Schools could be unlawfully discriminating against these pupils – Steve Cardownie

Disruptive behaviour attributed to autism should not be a reason to exclude pupils
Disruptive behaviour attributed to autism should not be a reason to exclude pupils
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Last year I wrote about World Autism Awareness Week, in particular the problems faced by school pupils with autism when confronted by teachers who are ill-equipped to deal with issues that arise.

Autistic pupils are three times more likely to be excluded from school as pupils with no special education needs, with the most common reason given by head teachers being physical assault against an adult.

Disruptive behaviour can sometimes be attributed to pupils’ autism (and therefore disability) and excluding a pupil exhibiting such behaviour could amount to discrimination arising from a disability, which is unlawful.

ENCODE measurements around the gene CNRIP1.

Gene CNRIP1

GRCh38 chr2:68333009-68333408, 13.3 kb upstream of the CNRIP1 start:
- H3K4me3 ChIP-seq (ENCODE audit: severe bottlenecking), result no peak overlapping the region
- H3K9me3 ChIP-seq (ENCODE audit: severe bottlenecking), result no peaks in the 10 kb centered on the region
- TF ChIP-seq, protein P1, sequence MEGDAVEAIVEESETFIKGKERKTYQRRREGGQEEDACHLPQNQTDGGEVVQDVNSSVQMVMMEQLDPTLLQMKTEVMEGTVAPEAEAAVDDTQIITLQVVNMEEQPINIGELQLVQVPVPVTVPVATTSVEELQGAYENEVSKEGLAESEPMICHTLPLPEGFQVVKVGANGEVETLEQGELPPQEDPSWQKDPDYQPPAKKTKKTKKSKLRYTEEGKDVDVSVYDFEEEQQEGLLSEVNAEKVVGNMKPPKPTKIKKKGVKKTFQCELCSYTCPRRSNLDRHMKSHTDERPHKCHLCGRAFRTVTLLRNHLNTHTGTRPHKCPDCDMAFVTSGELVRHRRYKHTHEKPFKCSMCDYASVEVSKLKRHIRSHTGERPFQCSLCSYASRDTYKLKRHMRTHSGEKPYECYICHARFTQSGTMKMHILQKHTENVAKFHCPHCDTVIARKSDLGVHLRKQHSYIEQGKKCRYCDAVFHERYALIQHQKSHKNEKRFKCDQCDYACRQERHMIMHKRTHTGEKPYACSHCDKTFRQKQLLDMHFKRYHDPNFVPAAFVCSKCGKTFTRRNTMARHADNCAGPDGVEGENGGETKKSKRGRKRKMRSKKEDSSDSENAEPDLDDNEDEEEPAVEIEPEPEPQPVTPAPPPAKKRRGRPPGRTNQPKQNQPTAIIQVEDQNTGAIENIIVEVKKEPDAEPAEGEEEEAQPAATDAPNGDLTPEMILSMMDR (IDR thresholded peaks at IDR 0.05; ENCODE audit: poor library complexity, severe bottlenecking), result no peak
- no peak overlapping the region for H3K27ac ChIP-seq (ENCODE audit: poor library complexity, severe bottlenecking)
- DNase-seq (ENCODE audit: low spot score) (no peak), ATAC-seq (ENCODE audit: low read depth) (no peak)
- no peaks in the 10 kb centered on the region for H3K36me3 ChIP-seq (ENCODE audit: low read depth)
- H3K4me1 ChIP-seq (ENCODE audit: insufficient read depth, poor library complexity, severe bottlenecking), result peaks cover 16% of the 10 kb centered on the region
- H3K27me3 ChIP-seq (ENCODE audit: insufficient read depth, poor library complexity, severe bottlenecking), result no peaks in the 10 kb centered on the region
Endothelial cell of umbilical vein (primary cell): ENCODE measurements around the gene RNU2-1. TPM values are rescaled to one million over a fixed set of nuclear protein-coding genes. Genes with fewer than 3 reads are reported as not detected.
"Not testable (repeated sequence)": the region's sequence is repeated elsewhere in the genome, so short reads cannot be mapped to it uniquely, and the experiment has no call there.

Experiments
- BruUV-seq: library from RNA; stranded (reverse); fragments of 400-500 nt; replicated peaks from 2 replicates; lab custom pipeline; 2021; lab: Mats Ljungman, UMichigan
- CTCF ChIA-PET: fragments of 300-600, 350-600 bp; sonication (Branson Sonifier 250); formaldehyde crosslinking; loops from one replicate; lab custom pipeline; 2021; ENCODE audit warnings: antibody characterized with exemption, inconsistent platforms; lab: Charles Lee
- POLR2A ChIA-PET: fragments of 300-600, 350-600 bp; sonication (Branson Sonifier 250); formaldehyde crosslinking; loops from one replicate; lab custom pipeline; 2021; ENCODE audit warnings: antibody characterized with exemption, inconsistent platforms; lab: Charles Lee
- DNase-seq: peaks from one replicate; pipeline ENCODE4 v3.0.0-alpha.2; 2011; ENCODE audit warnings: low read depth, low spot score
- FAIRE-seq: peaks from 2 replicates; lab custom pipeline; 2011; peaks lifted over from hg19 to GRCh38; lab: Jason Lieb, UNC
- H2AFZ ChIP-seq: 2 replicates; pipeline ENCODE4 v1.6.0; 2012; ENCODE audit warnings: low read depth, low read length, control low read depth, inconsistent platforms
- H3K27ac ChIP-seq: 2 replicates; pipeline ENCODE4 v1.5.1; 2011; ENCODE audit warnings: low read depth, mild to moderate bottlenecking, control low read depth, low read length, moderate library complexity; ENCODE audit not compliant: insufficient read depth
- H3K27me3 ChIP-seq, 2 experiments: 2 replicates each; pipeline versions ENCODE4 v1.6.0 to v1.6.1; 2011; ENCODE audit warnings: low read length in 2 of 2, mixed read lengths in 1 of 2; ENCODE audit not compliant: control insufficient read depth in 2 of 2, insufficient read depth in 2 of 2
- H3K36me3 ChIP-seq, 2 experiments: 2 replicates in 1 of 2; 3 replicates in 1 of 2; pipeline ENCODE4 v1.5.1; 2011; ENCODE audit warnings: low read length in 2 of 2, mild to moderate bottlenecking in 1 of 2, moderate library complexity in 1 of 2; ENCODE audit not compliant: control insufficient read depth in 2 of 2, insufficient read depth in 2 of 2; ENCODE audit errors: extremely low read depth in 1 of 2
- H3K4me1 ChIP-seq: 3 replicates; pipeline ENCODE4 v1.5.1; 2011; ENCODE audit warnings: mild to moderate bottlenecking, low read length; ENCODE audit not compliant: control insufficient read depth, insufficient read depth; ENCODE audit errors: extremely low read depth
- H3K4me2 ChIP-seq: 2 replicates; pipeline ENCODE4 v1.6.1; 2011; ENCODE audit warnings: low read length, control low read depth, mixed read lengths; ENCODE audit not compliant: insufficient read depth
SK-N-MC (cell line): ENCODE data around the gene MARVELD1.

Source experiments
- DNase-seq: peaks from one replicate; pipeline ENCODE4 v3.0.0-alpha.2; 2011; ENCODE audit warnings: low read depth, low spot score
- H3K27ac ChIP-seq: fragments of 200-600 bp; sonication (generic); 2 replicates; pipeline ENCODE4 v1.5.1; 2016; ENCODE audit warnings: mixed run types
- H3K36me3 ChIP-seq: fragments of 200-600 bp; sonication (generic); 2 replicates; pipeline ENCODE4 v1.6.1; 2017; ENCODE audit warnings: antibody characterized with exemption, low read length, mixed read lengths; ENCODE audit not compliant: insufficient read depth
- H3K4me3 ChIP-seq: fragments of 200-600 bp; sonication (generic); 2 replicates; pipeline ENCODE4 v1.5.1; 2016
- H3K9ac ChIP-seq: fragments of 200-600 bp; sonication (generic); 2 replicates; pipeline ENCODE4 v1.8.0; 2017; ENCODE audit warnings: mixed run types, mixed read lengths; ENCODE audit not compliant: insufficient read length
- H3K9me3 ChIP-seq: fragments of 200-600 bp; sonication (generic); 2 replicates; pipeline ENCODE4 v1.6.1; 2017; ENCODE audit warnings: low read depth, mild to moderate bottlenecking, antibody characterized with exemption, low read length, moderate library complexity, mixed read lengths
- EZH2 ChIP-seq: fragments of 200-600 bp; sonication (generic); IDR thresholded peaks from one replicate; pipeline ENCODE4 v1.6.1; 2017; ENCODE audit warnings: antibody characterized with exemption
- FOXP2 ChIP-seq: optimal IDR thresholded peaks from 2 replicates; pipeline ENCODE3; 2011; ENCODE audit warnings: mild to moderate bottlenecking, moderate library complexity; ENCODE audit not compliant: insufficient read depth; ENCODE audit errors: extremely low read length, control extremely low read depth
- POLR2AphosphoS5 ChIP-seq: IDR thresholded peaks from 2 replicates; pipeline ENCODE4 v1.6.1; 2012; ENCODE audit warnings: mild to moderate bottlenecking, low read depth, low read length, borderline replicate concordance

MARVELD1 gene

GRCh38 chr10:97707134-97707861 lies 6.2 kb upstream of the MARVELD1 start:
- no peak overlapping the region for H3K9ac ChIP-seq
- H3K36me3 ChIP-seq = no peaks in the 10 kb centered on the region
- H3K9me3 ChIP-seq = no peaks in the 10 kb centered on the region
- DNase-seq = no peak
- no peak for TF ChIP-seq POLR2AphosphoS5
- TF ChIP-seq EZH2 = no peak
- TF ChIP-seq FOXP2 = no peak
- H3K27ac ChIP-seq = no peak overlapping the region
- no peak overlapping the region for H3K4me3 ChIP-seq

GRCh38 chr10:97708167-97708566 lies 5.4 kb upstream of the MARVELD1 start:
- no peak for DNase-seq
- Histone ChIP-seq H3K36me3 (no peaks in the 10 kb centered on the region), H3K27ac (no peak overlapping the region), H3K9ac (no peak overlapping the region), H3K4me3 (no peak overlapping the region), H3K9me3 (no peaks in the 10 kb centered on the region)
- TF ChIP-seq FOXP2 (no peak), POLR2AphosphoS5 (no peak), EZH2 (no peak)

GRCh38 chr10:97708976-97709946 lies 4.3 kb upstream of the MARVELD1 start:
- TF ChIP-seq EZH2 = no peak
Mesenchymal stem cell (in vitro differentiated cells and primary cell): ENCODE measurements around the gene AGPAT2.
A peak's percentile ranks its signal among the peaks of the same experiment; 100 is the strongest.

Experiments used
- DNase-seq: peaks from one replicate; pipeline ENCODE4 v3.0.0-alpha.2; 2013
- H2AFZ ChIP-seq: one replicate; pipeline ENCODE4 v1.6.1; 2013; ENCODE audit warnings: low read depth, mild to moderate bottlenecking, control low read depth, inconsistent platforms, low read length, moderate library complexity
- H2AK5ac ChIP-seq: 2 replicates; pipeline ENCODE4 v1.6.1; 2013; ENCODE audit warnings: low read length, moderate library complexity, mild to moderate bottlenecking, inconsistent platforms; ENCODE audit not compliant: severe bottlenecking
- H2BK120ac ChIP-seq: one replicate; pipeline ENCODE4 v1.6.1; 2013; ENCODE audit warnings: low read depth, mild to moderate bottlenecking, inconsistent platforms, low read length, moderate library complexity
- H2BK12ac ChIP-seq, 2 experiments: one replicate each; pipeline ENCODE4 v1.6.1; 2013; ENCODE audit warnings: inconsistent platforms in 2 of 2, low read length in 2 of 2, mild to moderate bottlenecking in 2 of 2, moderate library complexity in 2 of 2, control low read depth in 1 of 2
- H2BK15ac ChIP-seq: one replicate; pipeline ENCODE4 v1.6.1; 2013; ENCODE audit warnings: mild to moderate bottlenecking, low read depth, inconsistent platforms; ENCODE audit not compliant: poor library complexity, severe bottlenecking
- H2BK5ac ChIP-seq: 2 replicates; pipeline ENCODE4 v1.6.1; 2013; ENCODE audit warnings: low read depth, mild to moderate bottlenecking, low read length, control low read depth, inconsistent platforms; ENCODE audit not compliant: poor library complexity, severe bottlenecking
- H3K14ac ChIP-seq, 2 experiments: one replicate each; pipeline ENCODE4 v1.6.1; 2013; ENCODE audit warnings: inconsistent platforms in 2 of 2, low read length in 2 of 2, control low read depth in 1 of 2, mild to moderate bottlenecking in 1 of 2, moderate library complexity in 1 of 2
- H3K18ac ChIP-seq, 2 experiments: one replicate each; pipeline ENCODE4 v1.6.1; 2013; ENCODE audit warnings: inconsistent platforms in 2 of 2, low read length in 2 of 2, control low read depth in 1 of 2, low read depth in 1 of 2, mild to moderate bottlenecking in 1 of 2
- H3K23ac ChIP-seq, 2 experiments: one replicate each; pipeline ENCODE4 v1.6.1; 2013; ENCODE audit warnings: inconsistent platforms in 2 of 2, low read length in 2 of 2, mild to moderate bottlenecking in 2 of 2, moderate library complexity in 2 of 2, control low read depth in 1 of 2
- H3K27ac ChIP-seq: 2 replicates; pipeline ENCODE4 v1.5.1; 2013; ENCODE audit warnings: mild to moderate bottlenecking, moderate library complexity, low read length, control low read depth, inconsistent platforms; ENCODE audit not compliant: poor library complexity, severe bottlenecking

Obviously the ability of pupils with autism to be educated to the same degree as others could well be under threat if facing the prospect of exclusion through no fault of their own, which is unacceptable.

All the more reason, therefore, for teachers to be adequately trained in how to deal with pupils who have autism.

I know that Edinburgh City Council does provide such training but the statistics show that there is more work to be done.